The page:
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Friday, July 17, 2009

A comparison of different lighting setups

Having used a few different types of macro lightings/lighting techniques - natural light, Fill Flash, pop-up flash, bracketed speedlight, MR-14EX ring flash and MT-24EX Twin Flash - I thought it might be interesting to do a brief comparisons of all these.

Natural light shot of a butterfly: you can view the exif by clicking the image. That'll take you to my flickr, then "More Properties" to view the full exif.

Edit: Flickr made changes to its page so in order to view exif, you need to click on the camera model in this line "This photo was taken on August 19, 2010 using a Canon EOS 40D" at the top right of the image page:

Another way is to click "Actions" then "View Exif Info"

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NL is free, of course :)and you get this nice, non-black background. There may not always be enough NL light to give you a decent shutter speed for a handheld shot at your required DOF, so a tripod might come in handy, or in fact, really necessary! Increasing the ISO is another option if you don't mind noise. More tips on natural light macro photography is here.

A full flash shot of the same scene. See the black background I was talking about? All light in the shot was provided by the flash. If there is no immediate bg, then it'll be black/dark. More on full flash macro photography here.

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Sometimes a bit of fill flash is required to lift the shadow:
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More on Full Flash vs Fill Flash macro photography here.

MR-14EX shot...note the ring light reflection in the spider's eyes:D. Image courtesy of Lordmint
Jumping Spider ~4:1

MR-14EX works fine right out of the box with no further diffusion required. But it's said that it lacks the motion freezing capability of its bigger brother, MT-24EX. The only sure way to confirm this is to look at the flash duration at different power outputs for both flash systems.

However, my friend Hisham figures out a way to diffuse ringflash nicely. Check out how he does it here.

Now a sample shot from the MT-24EX
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Note the twin reflection in the eyes. I toned down the twin reflection a little in photoshop.

MT-24EX is a tough beast to tame and it takes a lot of experimentation to get the right light you want. I am still experimenting with it.
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DIY diffusers for MT-24EX on left, and MT-24EX on a 40D on right
(click image to go to my flickr where you can view notes on the images)

I have been using the Concave Diffuser for my MT24EX since February 2010 and extremely happy with the diffusion. 

Before I bought the MT-24EX, i used a diffused 580EXII on a Hakuba LH1 bracket.
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Hakuba LH1 bracket on left and DIY Diffuser for 580EXII on right
(click image to go to my flickr where you can view notes on the images)

You can also get a foldable softbox like this on Amazon.
LumiQuest SoftBox

Now a couple of sample shots from a diffused 580EXII on Hakuba LH1 bracket
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Note there's no twin reflection and the light is softer/nicer.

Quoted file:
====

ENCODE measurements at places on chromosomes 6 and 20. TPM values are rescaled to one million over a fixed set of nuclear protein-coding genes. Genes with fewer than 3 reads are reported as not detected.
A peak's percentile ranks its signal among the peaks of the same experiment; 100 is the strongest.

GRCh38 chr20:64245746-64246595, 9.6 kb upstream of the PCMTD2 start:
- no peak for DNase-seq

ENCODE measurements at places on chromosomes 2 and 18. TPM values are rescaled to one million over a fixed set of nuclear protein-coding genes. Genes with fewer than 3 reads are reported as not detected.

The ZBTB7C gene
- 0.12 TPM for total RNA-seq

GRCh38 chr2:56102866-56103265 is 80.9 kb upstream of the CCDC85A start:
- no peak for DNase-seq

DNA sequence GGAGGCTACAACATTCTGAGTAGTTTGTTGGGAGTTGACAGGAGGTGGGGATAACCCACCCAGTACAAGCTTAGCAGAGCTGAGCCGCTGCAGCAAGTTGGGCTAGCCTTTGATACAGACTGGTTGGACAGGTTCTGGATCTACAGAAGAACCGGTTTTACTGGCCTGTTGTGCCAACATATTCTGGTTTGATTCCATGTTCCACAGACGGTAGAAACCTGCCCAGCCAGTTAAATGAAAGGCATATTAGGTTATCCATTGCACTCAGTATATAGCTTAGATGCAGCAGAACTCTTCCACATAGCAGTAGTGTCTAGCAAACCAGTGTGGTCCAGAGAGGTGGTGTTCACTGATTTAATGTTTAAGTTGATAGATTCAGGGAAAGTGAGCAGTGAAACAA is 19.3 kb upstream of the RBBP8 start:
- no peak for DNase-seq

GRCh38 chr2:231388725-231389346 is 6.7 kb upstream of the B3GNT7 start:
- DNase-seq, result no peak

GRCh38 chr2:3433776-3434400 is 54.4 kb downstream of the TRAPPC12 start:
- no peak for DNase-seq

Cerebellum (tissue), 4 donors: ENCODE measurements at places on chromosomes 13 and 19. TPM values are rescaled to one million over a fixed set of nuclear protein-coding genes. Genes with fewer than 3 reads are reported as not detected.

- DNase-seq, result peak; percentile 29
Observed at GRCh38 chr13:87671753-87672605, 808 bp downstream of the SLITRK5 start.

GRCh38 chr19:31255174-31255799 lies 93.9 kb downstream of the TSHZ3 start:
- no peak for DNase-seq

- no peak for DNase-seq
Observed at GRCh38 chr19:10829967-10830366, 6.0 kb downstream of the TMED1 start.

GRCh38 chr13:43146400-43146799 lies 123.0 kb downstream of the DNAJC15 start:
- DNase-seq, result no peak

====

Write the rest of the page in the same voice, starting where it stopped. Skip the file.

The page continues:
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Note the shadow below the eyes. The shadow issue can be more pronounced in certain shots depending on the shooting orientation and insect shapes.

I like the light from a diffused 580EXII on bracket better except the shadow issue and the weight. MT-24EX on the other hands, is much lighter and no shadow issue. Plus the MT-24EX is less likely to get in the way when shooting in bushes/grasses becuase it's not as bulky as the 580EXII's diffuser.

Now let's compare the shots of a similar reflective tiger beetles lit with a MT-24EX and diffused 580EXII respectively.

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A highly reflective blue tiger beetle lit with a diffused 580EXII. Note the nice soft light and highlight, and the shadow at the lower part of the insect.

Now a similar shot lit by the MT-24EX
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Note the harsher highlight. No shadow issue though.

However, since the introduction of the Concave Diffuser, MT24EX lighting has improved by leaps and bounds. Take a look at this image:

Green crested lizard's eyes, shot at 1:1, MPE65 and MT24EX with concave diffuser. More info about the concave diffuser here.

Explored....Green Crested Lizard....IMG_8924 copy

Don't be intimidated by these fancy setups/gears though. You can shoot great macro with just the basic.

When i first bought my D80 and Tamron SP90, i shot with just the popup flash, diffused by a styrofoam plate. It looks like this:
My Mighty Macro Rig
click image to go to my flickr where you can view notes on the images

Now a few sample shots with the diffused popup flash setup:
You've got pollens on your eyes

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Another cost effective but more light efficient method I used before was this DIY Snoot Diffuser, which works nicely with speedlight. Check out this post for step by step guide on DIY Snoot Diffuser.
again, click image to go to my flickr where you can view notes

As usual, a couple of sample shots from this snoot-diffuser setup
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A lovely, female giraffe favorite weevil

ant fight :D
Yes, you do get a bit of shadow issue with the snoot-diffuser too. IMHO, i think this setup is good enough even up to 2:1. Beyond that, you should get a flash bracket or a dedicated macro flash.



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